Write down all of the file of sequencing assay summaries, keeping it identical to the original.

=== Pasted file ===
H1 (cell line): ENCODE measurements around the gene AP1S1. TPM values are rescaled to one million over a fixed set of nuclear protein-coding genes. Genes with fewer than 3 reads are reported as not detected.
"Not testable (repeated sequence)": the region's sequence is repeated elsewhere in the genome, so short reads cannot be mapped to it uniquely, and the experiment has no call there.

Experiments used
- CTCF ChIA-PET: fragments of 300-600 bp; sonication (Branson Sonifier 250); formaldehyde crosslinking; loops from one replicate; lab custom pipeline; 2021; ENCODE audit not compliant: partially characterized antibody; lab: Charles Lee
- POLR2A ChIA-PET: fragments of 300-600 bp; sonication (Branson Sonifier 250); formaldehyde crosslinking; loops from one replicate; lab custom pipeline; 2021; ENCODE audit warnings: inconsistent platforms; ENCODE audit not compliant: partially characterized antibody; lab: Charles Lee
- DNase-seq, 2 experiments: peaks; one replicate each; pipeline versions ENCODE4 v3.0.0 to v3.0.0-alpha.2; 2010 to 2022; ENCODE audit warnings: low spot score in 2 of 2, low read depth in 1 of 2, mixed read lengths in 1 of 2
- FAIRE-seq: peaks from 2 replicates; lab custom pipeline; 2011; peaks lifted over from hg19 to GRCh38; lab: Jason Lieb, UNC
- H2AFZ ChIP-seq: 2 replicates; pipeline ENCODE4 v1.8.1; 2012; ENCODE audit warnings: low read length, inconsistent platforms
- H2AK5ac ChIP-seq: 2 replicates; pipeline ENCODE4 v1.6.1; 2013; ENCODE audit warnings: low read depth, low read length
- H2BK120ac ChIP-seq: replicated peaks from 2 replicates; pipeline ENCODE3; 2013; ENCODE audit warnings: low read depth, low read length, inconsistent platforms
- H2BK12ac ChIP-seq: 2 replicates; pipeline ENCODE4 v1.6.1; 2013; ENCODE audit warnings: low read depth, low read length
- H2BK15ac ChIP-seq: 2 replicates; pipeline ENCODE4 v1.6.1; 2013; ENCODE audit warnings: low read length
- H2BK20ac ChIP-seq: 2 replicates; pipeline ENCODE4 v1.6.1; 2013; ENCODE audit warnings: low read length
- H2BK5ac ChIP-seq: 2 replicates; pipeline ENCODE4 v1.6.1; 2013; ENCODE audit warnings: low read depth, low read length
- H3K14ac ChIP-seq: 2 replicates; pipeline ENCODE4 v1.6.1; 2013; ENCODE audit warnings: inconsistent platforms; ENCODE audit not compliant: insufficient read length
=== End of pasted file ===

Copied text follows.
H1 (cell line): ENCODE measurements around the gene AP1S1. TPM values are rescaled to one million over a fixed set of nuclear protein-coding genes. Genes with fewer than 3 reads are reported as not detected.
"Not testable (repeated sequence)": the region's sequence is repeated elsewhere in the genome, so short reads cannot be mapped to it uniquely, and the experiment has no call there.

Experiments used
- CTCF ChIA-PET: fragments of 300-600 bp; sonication (Branson Sonifier 250); formaldehyde crosslinking; loops from one replicate; lab custom pipeline; 2021; ENCODE audit not compliant: partially characterized antibody; lab: Charles Lee
- POLR2A ChIA-PET: fragments of 300-600 bp; sonication (Branson Sonifier 250); formaldehyde crosslinking; loops from one replicate; lab custom pipeline; 2021; ENCODE audit warnings: inconsistent platforms; ENCODE audit not compliant: partially characterized antibody; lab: Charles Lee
- DNase-seq, 2 experiments: peaks; one replicate each; pipeline versions ENCODE4 v3.0.0 to v3.0.0-alpha.2; 2010 to 2022; ENCODE audit warnings: low spot score in 2 of 2, low read depth in 1 of 2, mixed read lengths in 1 of 2
- FAIRE-seq: peaks from 2 replicates; lab custom pipeline; 2011; peaks lifted over from hg19 to GRCh38; lab: Jason Lieb, UNC
- H2AFZ ChIP-seq: 2 replicates; pipeline ENCODE4 v1.8.1; 2012; ENCODE audit warnings: low read length, inconsistent platforms
- H2AK5ac ChIP-seq: 2 replicates; pipeline ENCODE4 v1.6.1; 2013; ENCODE audit warnings: low read depth, low read length
- H2BK120ac ChIP-seq: replicated peaks from 2 replicates; pipeline ENCODE3; 2013; ENCODE audit warnings: low read depth, low read length, inconsistent platforms
- H2BK12ac ChIP-seq: 2 replicates; pipeline ENCODE4 v1.6.1; 2013; ENCODE audit warnings: low read depth, low read length
- H2BK15ac ChIP-seq: 2 replicates; pipeline ENCODE4 v1.6.1; 2013; ENCODE audit warnings: low read length
- H2BK20ac ChIP-seq: 2 replicates; pipeline ENCODE4 v1.6.1; 2013; ENCODE audit warnings: low read length
- H2BK5ac ChIP-seq: 2 replicates; pipeline ENCODE4 v1.6.1; 2013; ENCODE audit warnings: low read depth, low read length
- H3K14ac ChIP-seq: 2 replicates; pipeline ENCODE4 v1.6.1; 2013; ENCODE audit warnings: inconsistent platforms; ENCODE audit not compliant: insufficient read length